Art comes naturally to Chicago. Between larger-than-life murals, statues, sculptures, and even pothole mosaics, the city has it all. Go on a walking tour of Chicago’s best free and public art – whether it’s been standing for nearly 50 years or painted just last month – and learn to appreciate the culture.
Chicago artist Jim Bachor was frustrated by the city’s overwhelming pothole problem when he decided to do something about it in 2013. He started by filling up a pothole outside his home with glass and marble mosaic tiles, and his work has grown into an annual initiative throughout the Chicago streets. He does it without permission from the city, so his work occasionally gets paved over and lost. But what remains always manages to bring a smile to people’s faces.
In 1967, Pablo Picasso unveiled this untitled sculpture as a gift to Chicagoans, but he never explained what it was or what it represented. It initially caused controversy and backlash among residents but has grown to be a beloved piece of art in the city. It’s affectionately dubbed ‘The Picasso’ and reigns over Daley Plaza in the Loop.
Visit Federal Center Plaza, and you’ll find Alexander Calder’s Flamingo. The bright, angular style of this artwork contrasts dramatically with its dark steel, urban surroundings, making it a definitive Chicago favorite since 1974. It’s gained notoriety for appearing in several Chicago-based films, including Ferris Bueller’s Day Off.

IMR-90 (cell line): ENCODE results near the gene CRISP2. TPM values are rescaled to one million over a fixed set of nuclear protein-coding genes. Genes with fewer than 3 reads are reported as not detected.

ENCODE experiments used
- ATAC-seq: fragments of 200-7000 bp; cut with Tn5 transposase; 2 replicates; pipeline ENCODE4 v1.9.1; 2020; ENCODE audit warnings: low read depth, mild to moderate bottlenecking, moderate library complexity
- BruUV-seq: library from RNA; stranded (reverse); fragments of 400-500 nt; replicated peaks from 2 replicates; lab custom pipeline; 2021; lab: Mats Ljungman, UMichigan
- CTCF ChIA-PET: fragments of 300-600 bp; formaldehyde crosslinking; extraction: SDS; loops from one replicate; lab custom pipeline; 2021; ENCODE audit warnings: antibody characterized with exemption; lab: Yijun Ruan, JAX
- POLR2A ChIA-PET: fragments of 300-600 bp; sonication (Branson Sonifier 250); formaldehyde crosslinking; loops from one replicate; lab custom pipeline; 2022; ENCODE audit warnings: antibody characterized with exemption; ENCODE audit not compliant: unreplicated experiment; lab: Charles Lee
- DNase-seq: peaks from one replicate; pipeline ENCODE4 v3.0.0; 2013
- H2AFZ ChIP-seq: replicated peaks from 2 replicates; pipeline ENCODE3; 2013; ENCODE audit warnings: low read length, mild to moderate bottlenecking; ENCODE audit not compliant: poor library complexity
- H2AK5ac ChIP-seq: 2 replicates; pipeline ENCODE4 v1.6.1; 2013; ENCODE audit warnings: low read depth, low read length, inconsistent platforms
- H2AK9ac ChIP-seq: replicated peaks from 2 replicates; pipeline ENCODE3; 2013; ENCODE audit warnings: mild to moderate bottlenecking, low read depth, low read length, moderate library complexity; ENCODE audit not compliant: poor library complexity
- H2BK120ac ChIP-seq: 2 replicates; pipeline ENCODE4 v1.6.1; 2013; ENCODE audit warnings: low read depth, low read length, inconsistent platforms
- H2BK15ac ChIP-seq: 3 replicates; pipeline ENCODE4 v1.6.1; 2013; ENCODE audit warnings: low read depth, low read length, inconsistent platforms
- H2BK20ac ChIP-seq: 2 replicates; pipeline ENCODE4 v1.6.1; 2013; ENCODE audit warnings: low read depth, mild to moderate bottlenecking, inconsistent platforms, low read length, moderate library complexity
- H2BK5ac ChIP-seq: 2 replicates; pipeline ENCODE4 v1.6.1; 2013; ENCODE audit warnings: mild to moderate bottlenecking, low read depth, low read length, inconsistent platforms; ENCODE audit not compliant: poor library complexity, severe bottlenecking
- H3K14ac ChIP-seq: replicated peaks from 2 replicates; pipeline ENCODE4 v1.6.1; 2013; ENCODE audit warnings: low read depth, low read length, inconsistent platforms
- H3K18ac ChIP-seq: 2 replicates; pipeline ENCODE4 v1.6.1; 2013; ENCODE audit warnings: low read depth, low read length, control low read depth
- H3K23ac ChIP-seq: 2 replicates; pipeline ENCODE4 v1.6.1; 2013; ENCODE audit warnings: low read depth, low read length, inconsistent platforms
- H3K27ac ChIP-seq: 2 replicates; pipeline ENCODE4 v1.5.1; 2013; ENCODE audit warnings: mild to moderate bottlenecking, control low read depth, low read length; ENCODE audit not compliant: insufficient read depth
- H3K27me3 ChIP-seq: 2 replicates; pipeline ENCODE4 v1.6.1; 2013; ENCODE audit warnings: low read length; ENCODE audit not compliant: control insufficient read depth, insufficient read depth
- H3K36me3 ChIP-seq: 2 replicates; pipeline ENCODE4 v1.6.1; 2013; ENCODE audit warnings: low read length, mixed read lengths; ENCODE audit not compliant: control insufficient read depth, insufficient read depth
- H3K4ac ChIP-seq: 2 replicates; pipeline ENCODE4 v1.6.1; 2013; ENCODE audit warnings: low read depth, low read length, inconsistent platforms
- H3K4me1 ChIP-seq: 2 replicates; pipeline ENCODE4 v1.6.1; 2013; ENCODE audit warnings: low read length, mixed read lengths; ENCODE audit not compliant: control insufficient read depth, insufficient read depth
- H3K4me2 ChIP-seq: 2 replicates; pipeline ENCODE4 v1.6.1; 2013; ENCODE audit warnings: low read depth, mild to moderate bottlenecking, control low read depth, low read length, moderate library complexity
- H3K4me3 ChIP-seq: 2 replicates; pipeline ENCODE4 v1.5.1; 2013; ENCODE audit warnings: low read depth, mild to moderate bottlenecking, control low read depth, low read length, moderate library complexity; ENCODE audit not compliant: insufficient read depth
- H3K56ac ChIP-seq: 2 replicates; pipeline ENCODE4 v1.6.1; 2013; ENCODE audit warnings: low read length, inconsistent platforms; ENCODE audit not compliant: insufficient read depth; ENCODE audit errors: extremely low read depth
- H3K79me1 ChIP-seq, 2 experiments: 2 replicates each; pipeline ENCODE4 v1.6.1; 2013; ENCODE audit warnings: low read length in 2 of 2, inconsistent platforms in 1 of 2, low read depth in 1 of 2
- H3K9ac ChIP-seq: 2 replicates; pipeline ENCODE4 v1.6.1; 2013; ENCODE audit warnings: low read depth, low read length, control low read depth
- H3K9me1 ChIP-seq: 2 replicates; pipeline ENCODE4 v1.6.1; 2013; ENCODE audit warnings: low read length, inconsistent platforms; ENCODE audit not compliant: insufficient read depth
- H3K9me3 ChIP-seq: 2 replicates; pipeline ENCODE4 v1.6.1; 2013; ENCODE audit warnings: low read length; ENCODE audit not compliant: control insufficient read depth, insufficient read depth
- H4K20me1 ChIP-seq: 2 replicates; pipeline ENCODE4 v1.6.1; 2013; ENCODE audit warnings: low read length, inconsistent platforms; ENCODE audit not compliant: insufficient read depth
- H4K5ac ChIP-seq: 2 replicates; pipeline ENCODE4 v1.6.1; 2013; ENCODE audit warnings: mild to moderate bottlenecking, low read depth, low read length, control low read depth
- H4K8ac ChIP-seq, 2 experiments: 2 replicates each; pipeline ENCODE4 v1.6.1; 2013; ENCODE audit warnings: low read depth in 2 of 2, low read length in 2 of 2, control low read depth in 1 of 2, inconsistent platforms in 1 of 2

North Side native Tony Passero has been painting vibrant and mesmerizing murals around Chicago for years. He’s an entirely self-taught artist who incorporates a blend of Latin, Creole, and Tribal tones into his expressionist-style artwork.
The entire 606 trail through Wicker Park and Logan Square is a work of art, but it’s full of commissioned pieces as well. Some are temporary sculptures, while others are permanent murals, but they all work together to make the path a little more beautiful.
Hundreds of thousands of mosaic tiles in more than 250 colors make up six Chicago scenes on Marc Chagall’s The Four Seasons. The artwork wraps around a rectangular box that is 7 feet long, 10 feet wide, and 14 feet tall. It was unveiled in 1974 and updated in 1994.